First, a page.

Two default methods are provided for formatting lines of record data, Plain Text and HTML. If you set raw to true, no formatting will be done. You can also supply a method of your own to format record lines by assigning a callback function to the format parameter of the _params object.

The formatting methods are passed two parameters in the form of a reference to a two element array:

           $ref->[0]>: a MARC tag or the null string if there is no tag
           $ref->[1]>: the data string

See MARC and the MARC Bibliographic Format.

A full discussion of the Format function will be found in the ``Format Callback'' section of AsyncZ.pod.

For the full discussion in HTML format, see Format Callback in AsyncZ.html.
The Methods
See MARC for a brief sample of the output and furtherlinks.

Plain Text
See MARC for a brief sample of the output and further links.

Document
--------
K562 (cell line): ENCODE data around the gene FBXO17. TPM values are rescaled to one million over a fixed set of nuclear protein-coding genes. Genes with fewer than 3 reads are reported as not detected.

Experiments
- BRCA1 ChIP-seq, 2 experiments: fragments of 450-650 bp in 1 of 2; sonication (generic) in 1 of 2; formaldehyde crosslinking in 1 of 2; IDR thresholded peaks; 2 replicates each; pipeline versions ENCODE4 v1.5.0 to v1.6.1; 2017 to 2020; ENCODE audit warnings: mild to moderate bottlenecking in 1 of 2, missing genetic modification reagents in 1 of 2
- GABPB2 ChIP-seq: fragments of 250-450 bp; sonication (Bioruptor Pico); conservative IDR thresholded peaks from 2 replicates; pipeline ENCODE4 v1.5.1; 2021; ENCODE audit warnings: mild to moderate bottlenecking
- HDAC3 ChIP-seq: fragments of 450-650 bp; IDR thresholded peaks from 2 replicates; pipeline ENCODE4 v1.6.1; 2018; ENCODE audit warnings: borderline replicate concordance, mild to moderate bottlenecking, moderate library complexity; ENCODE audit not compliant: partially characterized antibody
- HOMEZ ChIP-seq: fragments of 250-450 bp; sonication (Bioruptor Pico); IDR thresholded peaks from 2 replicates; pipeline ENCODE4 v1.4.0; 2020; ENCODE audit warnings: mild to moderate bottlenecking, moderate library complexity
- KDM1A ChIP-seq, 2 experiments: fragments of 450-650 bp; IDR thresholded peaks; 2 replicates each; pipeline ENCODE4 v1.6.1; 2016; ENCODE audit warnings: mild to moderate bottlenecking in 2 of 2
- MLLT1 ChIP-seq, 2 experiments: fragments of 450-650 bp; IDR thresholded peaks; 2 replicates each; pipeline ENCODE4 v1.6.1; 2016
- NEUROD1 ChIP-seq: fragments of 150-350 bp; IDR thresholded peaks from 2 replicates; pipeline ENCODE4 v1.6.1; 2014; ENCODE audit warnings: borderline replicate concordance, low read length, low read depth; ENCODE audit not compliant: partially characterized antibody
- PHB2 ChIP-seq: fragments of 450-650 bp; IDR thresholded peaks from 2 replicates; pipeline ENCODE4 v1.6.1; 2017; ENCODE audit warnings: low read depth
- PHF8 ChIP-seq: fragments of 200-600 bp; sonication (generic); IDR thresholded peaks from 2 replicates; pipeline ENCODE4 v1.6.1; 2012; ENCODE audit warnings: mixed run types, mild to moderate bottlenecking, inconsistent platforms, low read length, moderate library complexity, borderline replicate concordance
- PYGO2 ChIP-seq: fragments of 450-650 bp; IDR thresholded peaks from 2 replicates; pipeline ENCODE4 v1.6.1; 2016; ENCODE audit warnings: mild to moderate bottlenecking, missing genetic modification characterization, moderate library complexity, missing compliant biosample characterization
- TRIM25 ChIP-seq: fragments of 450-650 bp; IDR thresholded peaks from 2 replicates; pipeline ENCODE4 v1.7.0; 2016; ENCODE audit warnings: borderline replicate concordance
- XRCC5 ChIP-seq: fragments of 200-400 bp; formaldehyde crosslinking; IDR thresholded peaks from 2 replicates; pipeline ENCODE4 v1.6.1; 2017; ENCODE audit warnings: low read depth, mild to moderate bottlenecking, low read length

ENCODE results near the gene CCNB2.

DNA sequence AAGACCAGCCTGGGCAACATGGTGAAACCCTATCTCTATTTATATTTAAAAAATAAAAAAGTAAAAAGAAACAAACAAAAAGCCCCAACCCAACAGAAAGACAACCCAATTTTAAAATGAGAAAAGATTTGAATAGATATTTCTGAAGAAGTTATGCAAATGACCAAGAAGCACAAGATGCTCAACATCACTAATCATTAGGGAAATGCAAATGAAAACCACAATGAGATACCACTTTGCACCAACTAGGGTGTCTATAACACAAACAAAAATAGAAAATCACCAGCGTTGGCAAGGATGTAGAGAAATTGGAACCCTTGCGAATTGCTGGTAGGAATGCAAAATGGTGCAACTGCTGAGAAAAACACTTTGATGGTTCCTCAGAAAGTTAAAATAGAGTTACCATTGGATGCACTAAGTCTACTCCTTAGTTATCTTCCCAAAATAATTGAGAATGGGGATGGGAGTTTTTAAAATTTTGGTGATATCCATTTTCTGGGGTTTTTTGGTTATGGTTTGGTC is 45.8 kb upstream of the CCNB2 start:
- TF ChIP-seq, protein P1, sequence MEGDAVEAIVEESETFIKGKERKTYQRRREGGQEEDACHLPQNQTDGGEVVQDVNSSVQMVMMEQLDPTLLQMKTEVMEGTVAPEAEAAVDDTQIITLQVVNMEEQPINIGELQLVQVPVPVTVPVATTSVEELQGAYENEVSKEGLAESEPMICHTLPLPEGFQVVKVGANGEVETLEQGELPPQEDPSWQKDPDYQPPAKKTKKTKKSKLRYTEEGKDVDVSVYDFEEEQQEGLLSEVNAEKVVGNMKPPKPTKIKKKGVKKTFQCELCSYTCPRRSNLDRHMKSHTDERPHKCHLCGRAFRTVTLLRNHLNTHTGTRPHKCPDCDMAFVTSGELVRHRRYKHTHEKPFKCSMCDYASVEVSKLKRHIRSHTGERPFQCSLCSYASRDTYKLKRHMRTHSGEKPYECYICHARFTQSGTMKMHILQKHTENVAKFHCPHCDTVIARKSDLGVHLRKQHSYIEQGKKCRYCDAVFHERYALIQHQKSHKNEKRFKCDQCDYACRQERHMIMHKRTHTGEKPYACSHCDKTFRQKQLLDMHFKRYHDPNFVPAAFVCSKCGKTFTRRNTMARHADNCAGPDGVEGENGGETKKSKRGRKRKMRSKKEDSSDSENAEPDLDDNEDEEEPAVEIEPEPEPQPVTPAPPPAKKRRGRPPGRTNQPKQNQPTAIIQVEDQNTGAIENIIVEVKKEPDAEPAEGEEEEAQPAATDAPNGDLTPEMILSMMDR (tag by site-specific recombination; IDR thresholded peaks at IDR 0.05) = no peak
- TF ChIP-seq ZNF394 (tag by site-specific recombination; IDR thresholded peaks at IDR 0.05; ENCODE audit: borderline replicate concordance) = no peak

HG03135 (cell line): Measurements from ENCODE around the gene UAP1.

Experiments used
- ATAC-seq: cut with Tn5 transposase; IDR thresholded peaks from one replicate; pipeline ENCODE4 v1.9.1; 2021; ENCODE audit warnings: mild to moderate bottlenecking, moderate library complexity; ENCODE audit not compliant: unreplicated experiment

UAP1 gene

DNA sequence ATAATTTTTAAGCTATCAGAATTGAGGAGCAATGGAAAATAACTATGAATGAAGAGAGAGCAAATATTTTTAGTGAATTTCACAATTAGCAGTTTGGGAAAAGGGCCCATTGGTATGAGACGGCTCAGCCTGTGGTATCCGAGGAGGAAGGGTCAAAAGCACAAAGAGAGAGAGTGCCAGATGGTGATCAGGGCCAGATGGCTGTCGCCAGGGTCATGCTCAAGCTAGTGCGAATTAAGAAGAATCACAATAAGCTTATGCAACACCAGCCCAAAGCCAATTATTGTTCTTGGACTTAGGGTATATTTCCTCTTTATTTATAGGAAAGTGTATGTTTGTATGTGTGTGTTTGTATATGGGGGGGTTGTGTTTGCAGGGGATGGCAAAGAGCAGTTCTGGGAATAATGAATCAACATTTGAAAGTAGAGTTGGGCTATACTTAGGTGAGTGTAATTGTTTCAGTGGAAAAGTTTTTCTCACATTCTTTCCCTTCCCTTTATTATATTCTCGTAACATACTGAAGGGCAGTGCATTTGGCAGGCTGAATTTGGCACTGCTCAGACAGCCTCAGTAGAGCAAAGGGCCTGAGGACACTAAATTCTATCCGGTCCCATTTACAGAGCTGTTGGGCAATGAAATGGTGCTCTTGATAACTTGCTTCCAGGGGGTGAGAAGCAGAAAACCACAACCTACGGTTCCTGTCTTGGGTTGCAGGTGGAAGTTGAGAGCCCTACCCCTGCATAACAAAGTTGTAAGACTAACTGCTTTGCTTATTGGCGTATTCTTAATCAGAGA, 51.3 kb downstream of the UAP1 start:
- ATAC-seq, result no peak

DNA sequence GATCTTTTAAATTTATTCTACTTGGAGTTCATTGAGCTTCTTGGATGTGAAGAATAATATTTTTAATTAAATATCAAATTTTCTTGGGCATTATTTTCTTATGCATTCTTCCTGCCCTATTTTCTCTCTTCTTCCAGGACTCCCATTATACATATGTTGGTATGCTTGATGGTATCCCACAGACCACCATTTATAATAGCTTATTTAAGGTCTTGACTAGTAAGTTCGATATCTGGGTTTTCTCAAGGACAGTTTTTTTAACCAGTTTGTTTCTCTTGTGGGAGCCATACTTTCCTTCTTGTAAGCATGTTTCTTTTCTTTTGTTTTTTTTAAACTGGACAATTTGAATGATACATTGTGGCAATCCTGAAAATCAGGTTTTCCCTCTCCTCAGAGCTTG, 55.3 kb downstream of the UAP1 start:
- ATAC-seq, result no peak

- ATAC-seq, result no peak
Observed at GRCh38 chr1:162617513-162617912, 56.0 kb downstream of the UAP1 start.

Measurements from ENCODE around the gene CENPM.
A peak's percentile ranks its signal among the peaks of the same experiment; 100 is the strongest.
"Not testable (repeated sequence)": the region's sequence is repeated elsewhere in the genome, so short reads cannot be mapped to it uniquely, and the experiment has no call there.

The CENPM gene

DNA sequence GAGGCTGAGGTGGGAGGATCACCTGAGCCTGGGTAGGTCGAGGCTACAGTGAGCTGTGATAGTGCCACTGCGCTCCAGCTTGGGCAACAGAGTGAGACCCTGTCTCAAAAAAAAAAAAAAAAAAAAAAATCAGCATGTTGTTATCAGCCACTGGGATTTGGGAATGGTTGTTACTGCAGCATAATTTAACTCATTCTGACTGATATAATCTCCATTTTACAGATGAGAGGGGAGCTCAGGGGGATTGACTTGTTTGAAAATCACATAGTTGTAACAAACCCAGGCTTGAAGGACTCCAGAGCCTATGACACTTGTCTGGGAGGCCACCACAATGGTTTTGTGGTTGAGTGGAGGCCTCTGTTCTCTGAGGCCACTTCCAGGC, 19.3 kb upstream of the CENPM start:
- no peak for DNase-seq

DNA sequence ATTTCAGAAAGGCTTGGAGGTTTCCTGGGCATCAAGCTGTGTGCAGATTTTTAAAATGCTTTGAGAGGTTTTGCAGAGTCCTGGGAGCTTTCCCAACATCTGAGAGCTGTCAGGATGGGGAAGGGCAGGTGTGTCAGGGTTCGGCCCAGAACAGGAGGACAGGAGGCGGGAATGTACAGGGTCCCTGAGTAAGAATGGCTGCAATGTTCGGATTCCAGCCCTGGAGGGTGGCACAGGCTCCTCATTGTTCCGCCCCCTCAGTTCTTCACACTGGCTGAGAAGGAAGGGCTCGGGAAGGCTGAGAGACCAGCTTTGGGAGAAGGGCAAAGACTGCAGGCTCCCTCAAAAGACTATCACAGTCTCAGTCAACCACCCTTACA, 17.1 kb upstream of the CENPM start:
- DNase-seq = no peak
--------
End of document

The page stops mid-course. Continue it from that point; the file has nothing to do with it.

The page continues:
User Defined Formatting
See MARC and the ``Format Callback'' section of AsyncZ.pod.
For the discussion in HTML format, see Format Callback in AsyncZ.html.

MARC Bibliographic Format

Net::Z3950::AsyncZ::Report defaults to the MARC Bibliographic Format for Bibliographic Data when parsing and formatting records. Net::Z3950::AsyncZ::Report uses a selection of the many fields in the MARC Format and divides this selection into three hashes.

The MARC Fields Hashes

         %MARC_FIELDS_STD = (
                "050"=>"LC call number", 
                700=>'auth, illus, ed',
        %MARC_FIELDS_XTRA = (
                "082"=>'Dewey decimal number',
                240=>'Uniform title',
                246=>'alternate title',
                130=>'main entry',
                306=>'playing time',
                508=>'creation/production credits',